Background: Anterior cruciate ligament (ACL) rupture is a debilitating knee injury associated with sequela such as joint instability and progressive degeneration. Unfortunately, following surgical ACL reconstruction in adolescents, the rates of ACL graft failure range from 17 to 19%. A contributing factor to the high reinjury rate in this population may be the limited evidence regarding appropriate criteria for allowing unrestricted return-to-activities (RTA) postoperatively. Several systematic reviews have already sought to develop a consensus on what criteria should be utilized for releasing patients to unrestricted sports activities; however, these reviews have focused on adult populations, a group at much lower risk for reinjury. Our objective is to systematically examine the literature and identify the criteria used when determining unrestricted RTA following an ACL reconstruction in an adolescent population.
Methods: Following the Preferred Reporting Items for Systematic Reviews and Meta-Analyses guidelines, a systematic search will be performed of the MEDLINE/PubMed, Cochrane, Embase, CINAHL, and SPORTDiscus electronic databases. Searches will be conducted from January 1, 2000, until submission of the final review. Studies will be identified that include adolescent patients (10–18 years old) undergoing a primary ACL reconstruction and which have specified the criteria used to determine RTA. Each article will be independently screened by two reviewers. To supplement the electronic database search, citations within all included studies will be manually reviewed. Reviewers will record the RTA assessment utilized and the rates of ACL reinjury through a standardized data extraction sheet. Reviewers will resolve full-text screening and data extraction disagreements through discussion. Synthesis of the collected data will focus on compiling and mapping the most commonly used types of RTA criteria.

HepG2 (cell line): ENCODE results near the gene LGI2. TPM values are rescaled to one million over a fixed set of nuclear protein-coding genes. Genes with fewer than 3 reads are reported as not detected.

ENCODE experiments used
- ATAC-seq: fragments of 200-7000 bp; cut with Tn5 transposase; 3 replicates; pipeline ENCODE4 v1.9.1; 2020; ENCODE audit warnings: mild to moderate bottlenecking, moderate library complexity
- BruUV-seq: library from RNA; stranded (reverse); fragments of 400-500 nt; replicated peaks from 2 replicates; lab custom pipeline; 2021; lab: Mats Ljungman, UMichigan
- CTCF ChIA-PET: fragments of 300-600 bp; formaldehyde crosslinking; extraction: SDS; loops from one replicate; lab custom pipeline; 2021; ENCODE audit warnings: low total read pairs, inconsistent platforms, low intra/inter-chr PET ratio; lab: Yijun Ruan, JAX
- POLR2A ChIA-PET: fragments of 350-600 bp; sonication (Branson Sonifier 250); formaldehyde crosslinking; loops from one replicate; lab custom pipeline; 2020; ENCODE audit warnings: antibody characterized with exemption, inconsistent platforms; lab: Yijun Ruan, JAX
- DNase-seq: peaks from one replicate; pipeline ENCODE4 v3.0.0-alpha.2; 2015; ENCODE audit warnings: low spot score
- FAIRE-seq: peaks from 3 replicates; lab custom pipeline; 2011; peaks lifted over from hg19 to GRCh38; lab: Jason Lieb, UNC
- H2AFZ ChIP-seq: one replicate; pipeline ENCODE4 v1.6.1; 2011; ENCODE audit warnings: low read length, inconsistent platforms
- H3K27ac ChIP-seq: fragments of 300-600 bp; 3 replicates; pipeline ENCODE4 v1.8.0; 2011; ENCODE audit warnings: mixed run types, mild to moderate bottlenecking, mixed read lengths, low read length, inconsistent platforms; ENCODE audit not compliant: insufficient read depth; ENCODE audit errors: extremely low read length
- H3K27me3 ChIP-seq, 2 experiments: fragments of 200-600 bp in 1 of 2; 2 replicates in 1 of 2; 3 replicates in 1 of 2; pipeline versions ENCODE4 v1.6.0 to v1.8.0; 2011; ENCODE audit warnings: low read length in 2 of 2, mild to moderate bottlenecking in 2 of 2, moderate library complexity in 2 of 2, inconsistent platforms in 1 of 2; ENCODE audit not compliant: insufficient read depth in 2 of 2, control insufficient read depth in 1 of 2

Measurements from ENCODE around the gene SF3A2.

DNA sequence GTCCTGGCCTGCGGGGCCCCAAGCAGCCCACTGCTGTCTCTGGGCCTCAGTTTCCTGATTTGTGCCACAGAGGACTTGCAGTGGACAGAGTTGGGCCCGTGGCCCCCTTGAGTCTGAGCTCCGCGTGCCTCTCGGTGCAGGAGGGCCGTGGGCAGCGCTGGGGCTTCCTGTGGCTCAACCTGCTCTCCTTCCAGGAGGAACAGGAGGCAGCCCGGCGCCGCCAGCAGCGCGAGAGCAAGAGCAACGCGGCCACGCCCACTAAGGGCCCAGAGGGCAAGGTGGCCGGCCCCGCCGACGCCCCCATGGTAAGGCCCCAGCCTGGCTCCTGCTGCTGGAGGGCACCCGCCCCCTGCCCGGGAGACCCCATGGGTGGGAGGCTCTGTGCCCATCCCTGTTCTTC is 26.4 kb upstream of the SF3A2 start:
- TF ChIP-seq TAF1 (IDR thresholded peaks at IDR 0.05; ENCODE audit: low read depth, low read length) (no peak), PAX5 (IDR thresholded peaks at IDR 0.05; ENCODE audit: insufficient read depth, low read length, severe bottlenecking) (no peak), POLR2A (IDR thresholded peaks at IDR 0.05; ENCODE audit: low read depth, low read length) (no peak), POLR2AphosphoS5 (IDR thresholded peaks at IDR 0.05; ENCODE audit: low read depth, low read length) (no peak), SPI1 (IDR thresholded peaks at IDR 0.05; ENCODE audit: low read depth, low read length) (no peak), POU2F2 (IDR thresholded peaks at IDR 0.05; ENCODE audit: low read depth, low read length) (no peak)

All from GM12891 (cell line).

Discussion: This systematic review will determine the most commonly used RTA criteria in adolescent patients post-ACL reconstruction. This will help future interventions build more effective adolescent-specific RTA assessments through the validation of current RTA criteria as well as the implementation of new criteria according to the identified literature gaps.
Area of research:
Scientist, CHEO Research Institute